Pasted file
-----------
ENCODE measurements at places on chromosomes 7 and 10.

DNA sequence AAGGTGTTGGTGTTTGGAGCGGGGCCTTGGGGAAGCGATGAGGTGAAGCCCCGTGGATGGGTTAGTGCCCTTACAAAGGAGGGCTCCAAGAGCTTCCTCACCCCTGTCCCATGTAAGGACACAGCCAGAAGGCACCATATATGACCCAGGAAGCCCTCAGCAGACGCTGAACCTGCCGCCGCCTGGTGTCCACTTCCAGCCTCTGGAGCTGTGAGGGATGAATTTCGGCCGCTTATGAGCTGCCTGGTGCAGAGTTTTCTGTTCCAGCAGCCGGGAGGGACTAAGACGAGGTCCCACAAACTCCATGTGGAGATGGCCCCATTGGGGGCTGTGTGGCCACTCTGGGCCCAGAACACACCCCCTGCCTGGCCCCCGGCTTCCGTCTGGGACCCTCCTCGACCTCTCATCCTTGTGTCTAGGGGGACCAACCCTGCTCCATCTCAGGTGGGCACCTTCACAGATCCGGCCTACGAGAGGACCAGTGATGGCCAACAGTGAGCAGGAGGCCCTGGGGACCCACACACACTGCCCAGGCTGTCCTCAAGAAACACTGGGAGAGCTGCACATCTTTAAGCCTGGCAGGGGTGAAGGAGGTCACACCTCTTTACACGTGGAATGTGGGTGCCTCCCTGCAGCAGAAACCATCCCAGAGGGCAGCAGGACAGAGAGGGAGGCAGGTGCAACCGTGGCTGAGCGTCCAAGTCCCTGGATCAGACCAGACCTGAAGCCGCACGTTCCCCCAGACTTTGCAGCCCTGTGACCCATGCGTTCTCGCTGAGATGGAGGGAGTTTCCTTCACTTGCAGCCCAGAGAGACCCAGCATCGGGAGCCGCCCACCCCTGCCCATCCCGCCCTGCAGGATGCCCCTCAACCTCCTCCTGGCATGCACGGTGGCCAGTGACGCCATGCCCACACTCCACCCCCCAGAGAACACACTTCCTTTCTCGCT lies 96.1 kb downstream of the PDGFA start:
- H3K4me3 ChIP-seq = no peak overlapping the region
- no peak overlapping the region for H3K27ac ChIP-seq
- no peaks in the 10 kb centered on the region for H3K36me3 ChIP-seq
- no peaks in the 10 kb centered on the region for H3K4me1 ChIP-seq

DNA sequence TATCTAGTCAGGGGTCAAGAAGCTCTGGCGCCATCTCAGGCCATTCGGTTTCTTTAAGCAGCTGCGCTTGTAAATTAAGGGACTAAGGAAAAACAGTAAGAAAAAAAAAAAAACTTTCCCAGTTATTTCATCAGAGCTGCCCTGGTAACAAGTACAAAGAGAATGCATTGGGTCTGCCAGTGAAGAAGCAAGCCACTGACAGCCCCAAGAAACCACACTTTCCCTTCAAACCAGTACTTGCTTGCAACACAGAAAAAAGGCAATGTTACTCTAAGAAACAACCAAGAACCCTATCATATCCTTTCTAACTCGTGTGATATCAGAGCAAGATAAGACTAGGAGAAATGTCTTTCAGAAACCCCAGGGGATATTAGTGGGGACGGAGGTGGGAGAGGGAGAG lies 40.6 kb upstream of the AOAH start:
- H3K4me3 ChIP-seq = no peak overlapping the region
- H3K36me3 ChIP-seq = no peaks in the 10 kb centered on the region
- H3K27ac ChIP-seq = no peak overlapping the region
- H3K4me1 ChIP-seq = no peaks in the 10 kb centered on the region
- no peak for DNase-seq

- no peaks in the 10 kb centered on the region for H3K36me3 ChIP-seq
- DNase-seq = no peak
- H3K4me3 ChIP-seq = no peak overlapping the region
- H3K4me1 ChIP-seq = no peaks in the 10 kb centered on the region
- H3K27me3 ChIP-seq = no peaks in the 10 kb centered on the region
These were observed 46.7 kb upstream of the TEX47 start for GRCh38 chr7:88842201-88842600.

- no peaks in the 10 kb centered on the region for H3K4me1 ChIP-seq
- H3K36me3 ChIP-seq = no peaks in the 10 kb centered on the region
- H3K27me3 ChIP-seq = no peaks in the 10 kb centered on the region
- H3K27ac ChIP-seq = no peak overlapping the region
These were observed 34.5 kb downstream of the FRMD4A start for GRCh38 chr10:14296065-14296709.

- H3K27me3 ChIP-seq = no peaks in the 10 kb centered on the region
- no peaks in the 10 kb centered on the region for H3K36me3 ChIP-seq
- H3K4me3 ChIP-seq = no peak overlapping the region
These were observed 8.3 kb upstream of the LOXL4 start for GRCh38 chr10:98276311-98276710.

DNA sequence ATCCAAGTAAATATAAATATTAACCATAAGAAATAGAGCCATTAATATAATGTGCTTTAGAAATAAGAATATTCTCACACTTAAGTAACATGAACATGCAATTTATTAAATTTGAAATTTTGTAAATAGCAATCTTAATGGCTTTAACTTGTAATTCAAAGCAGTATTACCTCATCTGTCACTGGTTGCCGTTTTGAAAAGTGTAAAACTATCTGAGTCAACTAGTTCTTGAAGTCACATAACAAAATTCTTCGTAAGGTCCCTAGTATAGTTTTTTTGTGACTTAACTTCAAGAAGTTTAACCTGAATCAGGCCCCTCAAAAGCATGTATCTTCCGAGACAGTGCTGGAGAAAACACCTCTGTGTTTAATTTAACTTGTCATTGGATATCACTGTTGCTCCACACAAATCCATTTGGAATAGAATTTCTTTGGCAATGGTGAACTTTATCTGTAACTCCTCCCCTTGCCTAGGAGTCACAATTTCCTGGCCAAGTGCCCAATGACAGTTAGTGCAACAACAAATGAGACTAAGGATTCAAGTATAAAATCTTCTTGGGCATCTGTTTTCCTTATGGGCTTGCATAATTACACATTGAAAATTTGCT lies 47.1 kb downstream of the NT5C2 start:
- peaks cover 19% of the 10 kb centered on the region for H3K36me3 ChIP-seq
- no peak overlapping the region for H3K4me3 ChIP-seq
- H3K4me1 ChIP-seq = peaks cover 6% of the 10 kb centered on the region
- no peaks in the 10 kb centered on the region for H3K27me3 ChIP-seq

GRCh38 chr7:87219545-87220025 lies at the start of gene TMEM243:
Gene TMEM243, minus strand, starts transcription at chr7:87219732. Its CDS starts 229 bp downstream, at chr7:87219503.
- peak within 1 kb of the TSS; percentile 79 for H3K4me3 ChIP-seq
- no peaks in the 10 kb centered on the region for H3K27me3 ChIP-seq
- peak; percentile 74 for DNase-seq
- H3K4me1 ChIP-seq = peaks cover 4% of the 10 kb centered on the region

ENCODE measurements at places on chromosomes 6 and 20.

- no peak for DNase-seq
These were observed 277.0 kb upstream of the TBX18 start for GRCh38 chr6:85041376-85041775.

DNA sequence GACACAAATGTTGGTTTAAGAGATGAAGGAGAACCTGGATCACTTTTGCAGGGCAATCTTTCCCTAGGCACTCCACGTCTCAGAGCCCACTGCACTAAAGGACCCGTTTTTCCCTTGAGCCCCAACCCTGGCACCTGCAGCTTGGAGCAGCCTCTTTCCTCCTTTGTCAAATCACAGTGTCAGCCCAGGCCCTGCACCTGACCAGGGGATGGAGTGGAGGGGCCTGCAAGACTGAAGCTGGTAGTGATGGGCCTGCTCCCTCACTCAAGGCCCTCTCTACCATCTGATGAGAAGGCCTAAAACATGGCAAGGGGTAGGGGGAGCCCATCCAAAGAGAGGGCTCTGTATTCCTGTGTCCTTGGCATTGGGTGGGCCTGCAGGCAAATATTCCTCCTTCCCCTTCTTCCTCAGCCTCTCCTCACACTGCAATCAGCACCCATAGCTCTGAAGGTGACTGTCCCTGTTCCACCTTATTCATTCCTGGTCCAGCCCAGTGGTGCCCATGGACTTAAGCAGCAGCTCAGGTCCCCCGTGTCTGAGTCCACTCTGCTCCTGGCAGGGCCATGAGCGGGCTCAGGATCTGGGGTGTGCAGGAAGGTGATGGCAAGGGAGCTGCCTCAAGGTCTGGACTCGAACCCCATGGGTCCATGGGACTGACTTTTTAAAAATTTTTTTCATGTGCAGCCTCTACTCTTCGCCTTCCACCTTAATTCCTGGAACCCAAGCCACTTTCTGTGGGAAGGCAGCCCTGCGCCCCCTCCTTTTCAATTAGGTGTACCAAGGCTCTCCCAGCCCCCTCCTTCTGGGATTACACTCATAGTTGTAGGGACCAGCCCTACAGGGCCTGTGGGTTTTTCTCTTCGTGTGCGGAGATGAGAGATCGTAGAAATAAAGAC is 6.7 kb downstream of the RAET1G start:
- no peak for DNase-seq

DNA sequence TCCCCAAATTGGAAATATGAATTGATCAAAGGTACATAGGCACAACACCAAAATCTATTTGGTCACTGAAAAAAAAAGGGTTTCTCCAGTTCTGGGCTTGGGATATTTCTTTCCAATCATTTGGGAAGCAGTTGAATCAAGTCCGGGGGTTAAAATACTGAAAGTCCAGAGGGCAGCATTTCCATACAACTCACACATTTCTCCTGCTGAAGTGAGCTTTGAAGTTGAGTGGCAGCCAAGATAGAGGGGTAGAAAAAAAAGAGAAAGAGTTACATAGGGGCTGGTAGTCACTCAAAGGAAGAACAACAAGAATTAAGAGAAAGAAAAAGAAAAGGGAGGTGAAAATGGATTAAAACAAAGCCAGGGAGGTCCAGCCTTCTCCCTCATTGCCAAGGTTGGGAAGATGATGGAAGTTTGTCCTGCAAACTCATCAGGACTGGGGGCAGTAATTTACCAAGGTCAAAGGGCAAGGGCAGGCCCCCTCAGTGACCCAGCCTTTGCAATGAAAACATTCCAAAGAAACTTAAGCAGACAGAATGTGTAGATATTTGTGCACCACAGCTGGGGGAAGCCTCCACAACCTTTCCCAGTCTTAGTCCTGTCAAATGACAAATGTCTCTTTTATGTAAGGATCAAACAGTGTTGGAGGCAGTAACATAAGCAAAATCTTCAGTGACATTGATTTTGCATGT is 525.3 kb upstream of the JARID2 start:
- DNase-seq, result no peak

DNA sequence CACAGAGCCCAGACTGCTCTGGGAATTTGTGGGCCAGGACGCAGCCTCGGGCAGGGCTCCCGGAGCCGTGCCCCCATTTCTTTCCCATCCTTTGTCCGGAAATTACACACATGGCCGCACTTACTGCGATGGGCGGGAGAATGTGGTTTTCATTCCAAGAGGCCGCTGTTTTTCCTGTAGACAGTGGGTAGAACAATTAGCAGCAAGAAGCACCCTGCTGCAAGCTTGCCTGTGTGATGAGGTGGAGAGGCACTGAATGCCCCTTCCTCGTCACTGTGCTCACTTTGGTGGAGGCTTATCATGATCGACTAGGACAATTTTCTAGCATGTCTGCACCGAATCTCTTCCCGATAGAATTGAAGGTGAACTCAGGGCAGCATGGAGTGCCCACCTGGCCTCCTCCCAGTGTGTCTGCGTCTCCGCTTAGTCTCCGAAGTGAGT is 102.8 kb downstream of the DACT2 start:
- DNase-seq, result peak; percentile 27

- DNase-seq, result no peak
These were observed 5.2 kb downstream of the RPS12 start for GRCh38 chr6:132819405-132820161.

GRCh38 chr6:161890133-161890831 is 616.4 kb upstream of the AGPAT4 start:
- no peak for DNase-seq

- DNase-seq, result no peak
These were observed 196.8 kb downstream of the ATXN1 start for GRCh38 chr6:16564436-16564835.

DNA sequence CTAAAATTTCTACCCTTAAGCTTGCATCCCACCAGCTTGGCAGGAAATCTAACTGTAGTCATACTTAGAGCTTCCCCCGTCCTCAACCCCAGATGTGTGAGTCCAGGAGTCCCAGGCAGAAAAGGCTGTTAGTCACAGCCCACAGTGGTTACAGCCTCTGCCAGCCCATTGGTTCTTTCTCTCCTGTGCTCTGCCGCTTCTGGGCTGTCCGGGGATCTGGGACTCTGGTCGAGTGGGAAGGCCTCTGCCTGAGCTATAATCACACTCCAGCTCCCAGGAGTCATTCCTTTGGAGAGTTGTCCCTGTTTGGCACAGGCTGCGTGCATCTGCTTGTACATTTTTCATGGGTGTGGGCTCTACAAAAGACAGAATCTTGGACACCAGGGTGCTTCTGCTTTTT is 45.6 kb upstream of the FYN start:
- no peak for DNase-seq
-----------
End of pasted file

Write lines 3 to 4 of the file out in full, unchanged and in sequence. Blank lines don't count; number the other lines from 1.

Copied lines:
- H3K4me3 ChIP-seq = no peak overlapping the region
- no peak overlapping the region for H3K27ac ChIP-seq